Understanding and Using .NET Attributes

Introduction to Attributes

Attributes are a means of associating declarative information with your code. They are metadata of sorts that you can use on types, methods, and properties that are evaluated at runtime. The .NET Framework predefines and uses attributes to control runtime behavior. Common uses of attributes include but are not limited to the following:

  • Controlling serialization behavior
  • Specifying code access security requirements
  • Marking obsolete code
  • Creating self-configuring objects

The following code snippet shows an object where attributes are used to control the shape of the XML output:

using System;
using System.Xml.Serialization;
namespace TestSerialization
{
[XmlRoot("TestDataXml")]
public class TestData
{
[XmlElement("DataName")]
public string Name { get; set; }

[XmlIgnore]
public string IgnoreMe { get; set; }
}
}

The following code snippet demonstrates the use of attributes for declarative security:

[FileIOPermission(System.Security.Permissions.SecurityAction.Demand, Read= @"C:helloworld.txt")]
public class Form1 : System.Windows.Forms.Form
{
//...
}

Creating Custom Attributes

Custom attributes are classes that are used to provide additional descriptive information about properties, methods, etc. used in your classes. The information from the attribute can be obtained programmatically using our friend Reflection.

A custom attribute begins with the AttributeUsage attribute, which defines the way your attribute class can be used. Since a custom attribute uses an attribute it provides one example of how attributes can be used just by creating a custom attribute. There are three parameters that can be applied to your custom attributes. The AttributeTargets defines where the attribute can be used, for example, properties, methods, classes, etc. The Inherited parameter defines whether or not classes that are derived from classes that use your attribute inherit your attribute as well. The AllowMultiple parameter defines whether or not multiple instances of your parameter can exist on an item.

Here is an example of a custom attribute created to map an object property to a configuration file entry. The attribute consists of a FieldName that contains the name of the configuration file element that stores the setting.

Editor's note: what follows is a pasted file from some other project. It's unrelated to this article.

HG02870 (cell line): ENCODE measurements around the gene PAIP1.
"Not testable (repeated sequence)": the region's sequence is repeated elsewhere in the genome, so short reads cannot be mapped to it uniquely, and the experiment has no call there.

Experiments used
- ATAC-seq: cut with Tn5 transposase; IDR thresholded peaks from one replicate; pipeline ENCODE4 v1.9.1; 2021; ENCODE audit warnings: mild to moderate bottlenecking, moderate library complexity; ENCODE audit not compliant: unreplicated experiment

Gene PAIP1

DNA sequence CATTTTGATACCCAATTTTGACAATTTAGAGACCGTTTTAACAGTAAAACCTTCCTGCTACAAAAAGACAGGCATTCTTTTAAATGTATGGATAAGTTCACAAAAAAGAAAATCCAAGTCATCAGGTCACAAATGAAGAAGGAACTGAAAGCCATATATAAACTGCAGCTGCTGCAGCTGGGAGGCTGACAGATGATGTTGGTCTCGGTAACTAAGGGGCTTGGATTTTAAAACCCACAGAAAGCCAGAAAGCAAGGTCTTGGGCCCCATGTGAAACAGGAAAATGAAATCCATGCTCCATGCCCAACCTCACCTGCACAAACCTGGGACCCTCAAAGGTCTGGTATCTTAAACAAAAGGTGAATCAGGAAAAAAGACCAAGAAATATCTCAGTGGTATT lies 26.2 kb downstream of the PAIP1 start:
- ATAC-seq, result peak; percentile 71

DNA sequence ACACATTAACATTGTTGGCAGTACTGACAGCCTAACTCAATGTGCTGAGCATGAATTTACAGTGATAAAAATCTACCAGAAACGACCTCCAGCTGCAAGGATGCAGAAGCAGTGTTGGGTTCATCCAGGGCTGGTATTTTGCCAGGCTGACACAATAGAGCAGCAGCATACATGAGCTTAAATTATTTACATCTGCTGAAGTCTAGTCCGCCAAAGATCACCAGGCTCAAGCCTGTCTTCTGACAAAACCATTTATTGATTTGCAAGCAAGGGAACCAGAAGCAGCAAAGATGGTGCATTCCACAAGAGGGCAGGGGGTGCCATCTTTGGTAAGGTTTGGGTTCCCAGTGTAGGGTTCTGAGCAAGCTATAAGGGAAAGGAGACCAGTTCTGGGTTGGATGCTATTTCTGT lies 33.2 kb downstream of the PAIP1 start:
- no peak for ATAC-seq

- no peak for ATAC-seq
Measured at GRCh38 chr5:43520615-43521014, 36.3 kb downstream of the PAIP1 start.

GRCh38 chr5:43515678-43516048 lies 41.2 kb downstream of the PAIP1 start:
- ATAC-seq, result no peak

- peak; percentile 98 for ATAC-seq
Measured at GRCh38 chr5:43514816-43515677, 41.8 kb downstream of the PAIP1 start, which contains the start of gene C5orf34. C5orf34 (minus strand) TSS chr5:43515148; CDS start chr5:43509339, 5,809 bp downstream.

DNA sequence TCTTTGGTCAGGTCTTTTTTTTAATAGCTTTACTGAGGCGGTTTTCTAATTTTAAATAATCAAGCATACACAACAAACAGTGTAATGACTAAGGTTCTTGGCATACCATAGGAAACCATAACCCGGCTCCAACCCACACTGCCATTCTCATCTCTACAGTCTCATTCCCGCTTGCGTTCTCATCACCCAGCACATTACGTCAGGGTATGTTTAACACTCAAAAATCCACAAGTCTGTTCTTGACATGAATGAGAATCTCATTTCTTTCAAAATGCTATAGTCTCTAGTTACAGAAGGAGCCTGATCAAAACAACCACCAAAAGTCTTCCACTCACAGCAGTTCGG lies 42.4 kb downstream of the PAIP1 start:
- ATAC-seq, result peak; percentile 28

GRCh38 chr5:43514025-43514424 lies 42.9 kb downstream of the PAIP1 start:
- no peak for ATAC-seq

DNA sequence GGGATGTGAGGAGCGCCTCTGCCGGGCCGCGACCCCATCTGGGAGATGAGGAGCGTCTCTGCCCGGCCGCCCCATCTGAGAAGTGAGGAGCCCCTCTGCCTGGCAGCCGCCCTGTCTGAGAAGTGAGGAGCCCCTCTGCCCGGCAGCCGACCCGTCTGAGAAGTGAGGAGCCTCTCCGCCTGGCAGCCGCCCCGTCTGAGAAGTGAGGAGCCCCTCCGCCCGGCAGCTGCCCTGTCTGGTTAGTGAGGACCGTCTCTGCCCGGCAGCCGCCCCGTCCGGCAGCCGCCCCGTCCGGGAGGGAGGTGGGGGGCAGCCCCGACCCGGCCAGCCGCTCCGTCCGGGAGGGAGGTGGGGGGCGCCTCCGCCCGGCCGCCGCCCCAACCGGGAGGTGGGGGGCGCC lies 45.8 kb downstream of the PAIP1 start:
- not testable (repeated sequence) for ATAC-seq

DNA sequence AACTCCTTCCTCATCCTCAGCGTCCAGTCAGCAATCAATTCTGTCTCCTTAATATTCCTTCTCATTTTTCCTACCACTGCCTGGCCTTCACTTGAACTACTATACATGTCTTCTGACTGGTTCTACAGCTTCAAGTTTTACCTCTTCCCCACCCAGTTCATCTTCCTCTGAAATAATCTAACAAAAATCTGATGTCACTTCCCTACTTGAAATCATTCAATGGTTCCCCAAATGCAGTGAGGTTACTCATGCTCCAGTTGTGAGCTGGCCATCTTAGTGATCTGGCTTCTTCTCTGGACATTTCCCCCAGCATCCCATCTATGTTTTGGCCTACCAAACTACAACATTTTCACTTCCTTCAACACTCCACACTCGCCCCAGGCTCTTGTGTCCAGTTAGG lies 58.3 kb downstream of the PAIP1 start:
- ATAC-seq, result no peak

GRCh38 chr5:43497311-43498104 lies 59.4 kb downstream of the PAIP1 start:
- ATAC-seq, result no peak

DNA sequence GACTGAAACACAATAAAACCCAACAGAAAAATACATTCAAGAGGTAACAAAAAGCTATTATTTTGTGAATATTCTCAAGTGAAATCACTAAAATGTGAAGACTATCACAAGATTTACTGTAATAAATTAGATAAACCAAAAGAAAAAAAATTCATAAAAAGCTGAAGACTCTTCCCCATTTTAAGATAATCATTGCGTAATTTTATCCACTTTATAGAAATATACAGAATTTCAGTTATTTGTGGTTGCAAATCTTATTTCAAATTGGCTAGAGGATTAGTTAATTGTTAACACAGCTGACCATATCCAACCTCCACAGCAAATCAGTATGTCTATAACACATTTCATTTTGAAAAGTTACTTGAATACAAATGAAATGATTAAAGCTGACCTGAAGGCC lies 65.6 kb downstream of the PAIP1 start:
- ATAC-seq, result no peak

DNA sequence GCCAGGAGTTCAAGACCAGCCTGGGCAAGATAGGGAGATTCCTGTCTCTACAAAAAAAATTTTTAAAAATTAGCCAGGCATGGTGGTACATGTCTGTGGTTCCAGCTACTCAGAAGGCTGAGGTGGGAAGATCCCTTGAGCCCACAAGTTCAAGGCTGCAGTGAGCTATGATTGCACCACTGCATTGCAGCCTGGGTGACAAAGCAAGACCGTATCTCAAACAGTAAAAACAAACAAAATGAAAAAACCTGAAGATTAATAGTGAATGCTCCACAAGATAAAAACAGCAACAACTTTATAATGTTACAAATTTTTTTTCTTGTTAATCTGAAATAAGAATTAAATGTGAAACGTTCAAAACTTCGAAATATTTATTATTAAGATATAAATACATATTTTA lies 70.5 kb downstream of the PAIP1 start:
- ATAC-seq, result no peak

/// 
/// Attribute used to indicate if a property should be configured
/// by the Configurator object. It is valid only on Properties and
/// only one attribute is allowed per property.
/// 
[AttributeUsage(AttributeTargets.Property, AllowMultiple = false)]
public class ConfiguratorFieldAttribute : Attribute
{
/// Name of the data field
public string FieldName { get; set; }
/// 
/// Constructor
/// 
/// Name of the data field
public ConfiguratorFieldAttribute(string FieldName)
{
this._FieldName = FieldName;
}
}

Reading Attributes with Reflection

One of the common ways that attributes are used at runtime is through reflection. The following sample code will demonstrate using reflection to read all of the attributes assigned to properties of an instance of an object. The attribute that will be read is based on the ConfiguratorFieldAttribute we defined above. The following code snippet defines our test object and shows the properties decorated with our custom attribute:

public class TestObject
{
[ConfiguratorField("Parameter1")]
public string Property1 { get; set; }
[ConfiguratorField("Parameter2")]
public string Property2 { get; set; }
[ConfiguratorField("Parameter3")]
public string Property3 { get; set; }
}

The following code snippet demonstrates a method that would take an instance of our TestObject or other object and traverse the properties for those with our custom attribute. When found it will call the method to set the properties value based on some answer retrieved from the GetSetting method.

public void ConfigureObject(object ObjectToConfig)
{
ConfiguratorFieldAttribute attr; // Custom ConfigurationFieldAttribute
object[] attributes; // Attributes assigned to the object
PropertyInfo property; // Object property
// List of object properties
PropertyInfo[] itemTypeProps = ObjectToConfig.GetType().GetProperties();
// Loop through all of the properties of the object
for( int i = 0; i < itemTypeProps.Length; i++ )
{
// Get the current ConfiguratorField attribute
property = itemTypeProps [i];
attributes = property.GetCustomAttributes(typeof(ConfiguratorFieldAttribute), true);
// Verify the ConfiguratorField attribute was found
if( attributes != null && attributes.Length == 1 )
{
// Set the value
attr = (ConfiguratorFieldAttribute) attributes[0];
if( property != null )
{
property.SetValue(ObjectToConfig, this.GetSetting(attr.FieldName), null);
}
}
}
}

About the Author:

Mark Strawmyer is a Senior Architect of .NET applications for large and mid-size organizations. Mark is a technology leader with Crowe Horwath LLP in Indianapolis, Indiana. He specializes in architecture, design and development of Microsoft-based solutions. Mark was honored to be named a Microsoft MVP for application development with C# again. You can reach Mark through http://markstrawmyer.com.



About the Author

Mark Strawmyer

Mark Strawmyer is a Senior Architect of .NET applications for large and mid-size organizations. He specializes in architecture, design and development of Microsoft-based solutions. Mark was honored to be named a Microsoft MVP for application development with C# for the fifth year in a row. You can reach Mark at mark.strawmyer@crowehorwath.com.

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